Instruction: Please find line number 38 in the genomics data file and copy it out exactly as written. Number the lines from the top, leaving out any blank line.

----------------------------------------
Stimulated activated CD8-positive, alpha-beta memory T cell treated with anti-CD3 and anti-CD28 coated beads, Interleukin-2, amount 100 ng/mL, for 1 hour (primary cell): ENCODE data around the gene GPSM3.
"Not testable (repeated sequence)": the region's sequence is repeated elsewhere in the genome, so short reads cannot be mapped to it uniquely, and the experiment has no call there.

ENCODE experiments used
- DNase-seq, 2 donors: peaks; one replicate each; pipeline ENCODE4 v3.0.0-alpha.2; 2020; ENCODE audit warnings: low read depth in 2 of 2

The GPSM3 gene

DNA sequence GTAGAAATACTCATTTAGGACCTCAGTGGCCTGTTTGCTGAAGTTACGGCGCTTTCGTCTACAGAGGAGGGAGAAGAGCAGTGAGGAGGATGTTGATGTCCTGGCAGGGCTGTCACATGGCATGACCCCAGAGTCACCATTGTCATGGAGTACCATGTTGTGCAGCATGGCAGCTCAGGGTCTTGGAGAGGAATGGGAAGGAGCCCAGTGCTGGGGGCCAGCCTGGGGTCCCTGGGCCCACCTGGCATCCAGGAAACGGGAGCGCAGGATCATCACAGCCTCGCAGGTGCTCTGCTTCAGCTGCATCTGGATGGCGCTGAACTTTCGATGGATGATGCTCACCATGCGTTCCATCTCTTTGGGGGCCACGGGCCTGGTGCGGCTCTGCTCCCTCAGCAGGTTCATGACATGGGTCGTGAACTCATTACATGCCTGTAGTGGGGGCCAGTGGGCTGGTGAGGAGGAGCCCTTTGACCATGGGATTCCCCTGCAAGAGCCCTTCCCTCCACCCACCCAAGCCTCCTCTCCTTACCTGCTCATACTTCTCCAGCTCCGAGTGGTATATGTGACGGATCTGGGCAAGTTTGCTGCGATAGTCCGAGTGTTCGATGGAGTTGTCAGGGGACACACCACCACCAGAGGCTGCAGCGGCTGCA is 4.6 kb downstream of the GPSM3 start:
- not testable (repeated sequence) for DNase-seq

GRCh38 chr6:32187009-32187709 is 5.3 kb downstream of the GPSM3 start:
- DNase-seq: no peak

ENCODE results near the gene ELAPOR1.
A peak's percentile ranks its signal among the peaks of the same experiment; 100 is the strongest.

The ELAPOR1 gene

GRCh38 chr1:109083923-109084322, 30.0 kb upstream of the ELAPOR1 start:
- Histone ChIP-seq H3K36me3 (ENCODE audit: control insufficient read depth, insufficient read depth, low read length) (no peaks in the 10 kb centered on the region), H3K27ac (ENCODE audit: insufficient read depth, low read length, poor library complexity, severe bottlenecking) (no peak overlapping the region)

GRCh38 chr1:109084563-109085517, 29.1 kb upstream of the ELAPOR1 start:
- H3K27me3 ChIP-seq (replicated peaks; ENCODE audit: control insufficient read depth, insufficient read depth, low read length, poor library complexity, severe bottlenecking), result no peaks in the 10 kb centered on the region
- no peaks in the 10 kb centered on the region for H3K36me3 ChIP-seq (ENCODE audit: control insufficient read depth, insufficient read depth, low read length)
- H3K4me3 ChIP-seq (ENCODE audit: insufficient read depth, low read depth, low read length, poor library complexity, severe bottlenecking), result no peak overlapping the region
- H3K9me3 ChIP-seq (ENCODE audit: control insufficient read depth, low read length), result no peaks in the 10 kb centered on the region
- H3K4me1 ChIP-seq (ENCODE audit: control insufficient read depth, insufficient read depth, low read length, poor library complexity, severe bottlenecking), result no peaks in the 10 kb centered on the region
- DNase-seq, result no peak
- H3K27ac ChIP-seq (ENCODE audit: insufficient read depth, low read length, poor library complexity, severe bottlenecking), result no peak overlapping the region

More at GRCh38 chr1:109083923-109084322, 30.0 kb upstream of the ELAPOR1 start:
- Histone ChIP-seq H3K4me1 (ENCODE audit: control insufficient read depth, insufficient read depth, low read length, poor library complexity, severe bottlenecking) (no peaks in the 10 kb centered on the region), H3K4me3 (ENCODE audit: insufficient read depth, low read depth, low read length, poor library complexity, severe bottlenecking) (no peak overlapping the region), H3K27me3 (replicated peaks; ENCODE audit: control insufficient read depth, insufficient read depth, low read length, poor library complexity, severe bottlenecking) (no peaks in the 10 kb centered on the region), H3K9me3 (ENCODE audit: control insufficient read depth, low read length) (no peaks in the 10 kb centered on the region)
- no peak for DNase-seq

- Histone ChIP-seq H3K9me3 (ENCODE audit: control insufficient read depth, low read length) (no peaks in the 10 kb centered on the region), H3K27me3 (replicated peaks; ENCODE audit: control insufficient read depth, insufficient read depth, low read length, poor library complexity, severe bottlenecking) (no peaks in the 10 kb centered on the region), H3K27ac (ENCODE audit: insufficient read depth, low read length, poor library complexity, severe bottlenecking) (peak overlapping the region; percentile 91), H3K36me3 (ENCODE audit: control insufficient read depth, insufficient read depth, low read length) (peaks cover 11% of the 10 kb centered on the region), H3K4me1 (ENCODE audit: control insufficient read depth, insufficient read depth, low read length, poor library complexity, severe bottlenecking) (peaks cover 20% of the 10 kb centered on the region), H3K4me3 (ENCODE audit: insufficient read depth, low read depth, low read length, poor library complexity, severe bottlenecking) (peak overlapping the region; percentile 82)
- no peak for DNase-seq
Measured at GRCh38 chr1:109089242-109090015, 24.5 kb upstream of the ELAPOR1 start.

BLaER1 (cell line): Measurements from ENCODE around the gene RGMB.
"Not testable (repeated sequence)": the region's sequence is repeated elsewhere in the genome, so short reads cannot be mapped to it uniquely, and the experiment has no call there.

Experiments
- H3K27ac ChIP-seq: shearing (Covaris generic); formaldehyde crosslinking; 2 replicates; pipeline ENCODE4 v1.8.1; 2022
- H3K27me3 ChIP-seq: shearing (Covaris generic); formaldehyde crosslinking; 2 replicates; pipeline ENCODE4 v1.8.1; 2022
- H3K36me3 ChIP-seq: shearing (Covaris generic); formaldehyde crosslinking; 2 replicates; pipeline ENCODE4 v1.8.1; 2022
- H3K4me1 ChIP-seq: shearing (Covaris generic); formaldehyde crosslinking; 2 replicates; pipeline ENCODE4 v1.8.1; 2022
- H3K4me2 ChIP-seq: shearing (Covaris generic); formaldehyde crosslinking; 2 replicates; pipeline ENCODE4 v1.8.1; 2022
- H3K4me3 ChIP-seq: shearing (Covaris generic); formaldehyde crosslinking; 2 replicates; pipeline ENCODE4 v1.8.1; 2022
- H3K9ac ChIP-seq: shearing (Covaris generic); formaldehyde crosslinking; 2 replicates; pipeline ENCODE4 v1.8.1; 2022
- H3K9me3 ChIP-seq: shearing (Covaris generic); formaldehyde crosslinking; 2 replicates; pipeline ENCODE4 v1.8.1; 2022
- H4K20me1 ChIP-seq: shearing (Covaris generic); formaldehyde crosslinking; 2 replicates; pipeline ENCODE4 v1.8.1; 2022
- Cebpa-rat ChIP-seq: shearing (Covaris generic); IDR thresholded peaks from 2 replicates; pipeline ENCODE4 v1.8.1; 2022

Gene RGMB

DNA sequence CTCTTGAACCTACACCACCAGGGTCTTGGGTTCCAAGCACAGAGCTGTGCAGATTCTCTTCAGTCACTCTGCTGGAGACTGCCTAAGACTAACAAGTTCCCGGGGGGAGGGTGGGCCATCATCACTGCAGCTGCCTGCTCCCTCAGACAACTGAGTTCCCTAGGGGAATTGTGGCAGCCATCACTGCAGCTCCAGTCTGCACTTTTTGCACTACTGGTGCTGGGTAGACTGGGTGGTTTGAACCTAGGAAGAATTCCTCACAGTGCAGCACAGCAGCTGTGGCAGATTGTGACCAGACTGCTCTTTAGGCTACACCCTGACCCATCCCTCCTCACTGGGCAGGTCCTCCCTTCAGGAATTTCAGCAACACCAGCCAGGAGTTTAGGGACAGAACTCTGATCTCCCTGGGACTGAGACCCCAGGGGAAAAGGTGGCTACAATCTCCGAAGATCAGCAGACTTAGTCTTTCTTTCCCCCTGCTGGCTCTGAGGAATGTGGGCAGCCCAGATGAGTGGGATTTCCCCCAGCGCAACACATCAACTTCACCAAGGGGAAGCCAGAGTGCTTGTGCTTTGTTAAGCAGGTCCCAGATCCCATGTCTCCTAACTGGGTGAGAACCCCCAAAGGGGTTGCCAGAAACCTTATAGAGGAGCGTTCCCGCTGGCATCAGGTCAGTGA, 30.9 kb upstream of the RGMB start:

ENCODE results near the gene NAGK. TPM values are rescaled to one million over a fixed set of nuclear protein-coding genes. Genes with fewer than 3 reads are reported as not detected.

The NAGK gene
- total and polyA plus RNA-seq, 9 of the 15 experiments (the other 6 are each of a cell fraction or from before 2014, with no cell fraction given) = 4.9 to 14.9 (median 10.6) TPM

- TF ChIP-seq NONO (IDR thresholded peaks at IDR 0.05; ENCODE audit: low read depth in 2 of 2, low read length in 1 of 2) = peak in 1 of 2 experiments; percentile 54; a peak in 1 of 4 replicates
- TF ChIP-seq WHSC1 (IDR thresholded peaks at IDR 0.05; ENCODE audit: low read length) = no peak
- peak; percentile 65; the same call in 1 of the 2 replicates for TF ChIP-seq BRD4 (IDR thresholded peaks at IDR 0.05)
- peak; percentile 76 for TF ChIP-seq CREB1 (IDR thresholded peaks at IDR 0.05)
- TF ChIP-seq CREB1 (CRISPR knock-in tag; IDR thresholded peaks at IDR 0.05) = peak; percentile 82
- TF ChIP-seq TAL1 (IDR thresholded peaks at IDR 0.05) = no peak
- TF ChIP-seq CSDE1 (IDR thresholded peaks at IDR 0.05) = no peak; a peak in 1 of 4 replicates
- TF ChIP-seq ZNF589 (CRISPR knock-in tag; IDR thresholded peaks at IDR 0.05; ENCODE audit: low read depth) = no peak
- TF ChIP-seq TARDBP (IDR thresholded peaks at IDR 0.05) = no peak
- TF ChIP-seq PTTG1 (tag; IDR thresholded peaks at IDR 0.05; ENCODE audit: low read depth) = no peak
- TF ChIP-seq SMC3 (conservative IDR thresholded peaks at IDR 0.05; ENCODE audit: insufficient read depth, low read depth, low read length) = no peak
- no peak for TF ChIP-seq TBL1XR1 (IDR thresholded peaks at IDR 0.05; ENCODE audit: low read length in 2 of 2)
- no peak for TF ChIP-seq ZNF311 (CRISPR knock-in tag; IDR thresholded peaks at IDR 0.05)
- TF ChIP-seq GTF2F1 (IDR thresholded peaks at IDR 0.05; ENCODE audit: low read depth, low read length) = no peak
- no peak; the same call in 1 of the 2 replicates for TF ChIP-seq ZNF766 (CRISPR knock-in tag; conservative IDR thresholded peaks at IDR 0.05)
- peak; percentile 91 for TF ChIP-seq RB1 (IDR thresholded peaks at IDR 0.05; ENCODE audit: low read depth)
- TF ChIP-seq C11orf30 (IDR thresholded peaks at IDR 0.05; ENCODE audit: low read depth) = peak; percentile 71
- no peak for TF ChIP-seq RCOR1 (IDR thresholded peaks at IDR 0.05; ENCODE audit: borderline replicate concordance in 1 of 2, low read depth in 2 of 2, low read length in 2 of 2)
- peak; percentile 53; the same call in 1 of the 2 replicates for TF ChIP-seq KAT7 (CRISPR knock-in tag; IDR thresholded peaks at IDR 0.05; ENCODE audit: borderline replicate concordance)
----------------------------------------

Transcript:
- H3K9ac ChIP-seq: shearing (Covaris generic); formaldehyde crosslinking; 2 replicates; pipeline ENCODE4 v1.8.1; 2022